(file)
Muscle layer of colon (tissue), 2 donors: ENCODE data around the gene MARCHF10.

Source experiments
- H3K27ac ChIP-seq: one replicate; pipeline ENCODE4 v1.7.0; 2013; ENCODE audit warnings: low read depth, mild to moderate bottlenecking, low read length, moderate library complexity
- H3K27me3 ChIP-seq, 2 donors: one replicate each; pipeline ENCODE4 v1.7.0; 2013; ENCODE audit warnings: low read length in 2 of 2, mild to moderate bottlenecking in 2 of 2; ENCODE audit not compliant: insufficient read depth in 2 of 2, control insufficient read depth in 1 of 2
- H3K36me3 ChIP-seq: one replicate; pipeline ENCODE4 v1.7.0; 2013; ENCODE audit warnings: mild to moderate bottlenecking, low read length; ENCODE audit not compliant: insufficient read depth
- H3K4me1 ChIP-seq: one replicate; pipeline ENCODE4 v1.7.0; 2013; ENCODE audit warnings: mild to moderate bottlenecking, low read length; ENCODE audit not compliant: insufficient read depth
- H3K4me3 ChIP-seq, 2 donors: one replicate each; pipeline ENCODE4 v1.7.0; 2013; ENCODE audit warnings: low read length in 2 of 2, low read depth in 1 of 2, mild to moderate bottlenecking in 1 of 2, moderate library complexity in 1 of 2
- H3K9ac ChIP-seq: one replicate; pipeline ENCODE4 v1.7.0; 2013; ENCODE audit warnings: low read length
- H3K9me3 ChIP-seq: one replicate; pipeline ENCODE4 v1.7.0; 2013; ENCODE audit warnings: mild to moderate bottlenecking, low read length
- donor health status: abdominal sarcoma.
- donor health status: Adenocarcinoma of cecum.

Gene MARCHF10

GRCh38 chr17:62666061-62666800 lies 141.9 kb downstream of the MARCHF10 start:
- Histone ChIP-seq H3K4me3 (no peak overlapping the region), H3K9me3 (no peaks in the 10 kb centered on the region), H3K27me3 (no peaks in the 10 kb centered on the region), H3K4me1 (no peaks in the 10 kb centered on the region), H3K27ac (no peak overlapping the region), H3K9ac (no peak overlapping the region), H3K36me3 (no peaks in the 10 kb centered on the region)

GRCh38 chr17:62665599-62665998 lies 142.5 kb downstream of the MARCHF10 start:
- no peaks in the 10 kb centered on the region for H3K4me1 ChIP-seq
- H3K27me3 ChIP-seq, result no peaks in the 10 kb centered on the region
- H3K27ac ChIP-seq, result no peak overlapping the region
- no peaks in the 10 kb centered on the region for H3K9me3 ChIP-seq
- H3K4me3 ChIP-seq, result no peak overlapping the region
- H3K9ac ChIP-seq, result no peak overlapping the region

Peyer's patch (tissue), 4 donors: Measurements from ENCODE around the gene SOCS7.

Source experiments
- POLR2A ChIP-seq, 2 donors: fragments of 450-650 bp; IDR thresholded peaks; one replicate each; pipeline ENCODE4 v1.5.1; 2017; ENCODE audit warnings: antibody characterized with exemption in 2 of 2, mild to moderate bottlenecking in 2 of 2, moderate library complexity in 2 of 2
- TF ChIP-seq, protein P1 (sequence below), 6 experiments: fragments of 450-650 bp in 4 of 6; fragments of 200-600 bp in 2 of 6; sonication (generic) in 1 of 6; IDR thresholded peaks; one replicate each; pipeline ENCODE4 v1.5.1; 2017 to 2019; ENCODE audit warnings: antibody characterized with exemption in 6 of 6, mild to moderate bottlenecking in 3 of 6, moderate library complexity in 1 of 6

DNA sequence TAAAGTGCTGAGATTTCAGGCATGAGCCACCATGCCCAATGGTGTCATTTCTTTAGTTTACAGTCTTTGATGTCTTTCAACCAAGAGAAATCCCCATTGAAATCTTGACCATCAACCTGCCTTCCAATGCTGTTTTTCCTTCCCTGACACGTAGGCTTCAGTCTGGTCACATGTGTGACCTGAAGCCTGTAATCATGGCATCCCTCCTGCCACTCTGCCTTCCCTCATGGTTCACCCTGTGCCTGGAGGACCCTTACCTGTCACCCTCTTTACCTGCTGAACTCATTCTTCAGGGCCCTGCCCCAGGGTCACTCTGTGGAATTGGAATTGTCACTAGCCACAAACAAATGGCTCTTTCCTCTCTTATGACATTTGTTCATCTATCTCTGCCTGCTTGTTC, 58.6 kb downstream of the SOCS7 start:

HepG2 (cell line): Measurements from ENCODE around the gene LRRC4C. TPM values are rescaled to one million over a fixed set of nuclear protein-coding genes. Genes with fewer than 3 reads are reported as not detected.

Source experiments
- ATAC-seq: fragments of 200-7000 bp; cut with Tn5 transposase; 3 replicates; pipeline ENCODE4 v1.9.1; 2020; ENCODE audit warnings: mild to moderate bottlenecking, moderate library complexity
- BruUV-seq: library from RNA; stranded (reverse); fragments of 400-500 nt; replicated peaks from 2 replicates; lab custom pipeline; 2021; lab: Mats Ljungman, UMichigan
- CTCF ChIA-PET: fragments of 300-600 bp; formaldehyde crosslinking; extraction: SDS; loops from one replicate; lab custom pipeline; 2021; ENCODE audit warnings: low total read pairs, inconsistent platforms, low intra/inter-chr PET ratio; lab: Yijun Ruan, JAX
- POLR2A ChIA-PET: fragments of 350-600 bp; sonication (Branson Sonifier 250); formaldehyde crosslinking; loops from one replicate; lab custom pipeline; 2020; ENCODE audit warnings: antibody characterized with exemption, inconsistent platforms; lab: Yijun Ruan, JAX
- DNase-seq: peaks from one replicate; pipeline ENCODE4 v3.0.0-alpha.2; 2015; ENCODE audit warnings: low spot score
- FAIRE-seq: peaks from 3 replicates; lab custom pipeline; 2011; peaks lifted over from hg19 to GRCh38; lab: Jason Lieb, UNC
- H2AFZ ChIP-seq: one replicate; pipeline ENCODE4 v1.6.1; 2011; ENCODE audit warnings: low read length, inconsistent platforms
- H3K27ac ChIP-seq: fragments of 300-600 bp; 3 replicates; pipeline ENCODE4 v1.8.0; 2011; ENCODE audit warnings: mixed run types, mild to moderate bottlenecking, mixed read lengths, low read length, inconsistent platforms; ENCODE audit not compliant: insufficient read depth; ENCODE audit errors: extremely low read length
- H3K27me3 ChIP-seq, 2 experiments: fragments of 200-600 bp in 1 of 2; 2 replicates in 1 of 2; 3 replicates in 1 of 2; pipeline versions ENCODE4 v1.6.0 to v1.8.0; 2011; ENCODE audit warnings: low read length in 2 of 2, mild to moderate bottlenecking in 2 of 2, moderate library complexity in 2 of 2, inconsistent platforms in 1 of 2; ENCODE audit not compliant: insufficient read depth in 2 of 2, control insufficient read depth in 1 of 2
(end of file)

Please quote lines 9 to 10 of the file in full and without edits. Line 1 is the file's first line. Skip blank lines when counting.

- H3K9me3 ChIP-seq: one replicate; pipeline ENCODE4 v1.7.0; 2013; ENCODE audit warnings: mild to moderate bottlenecking, low read length
- donor health status: abdominal sarcoma.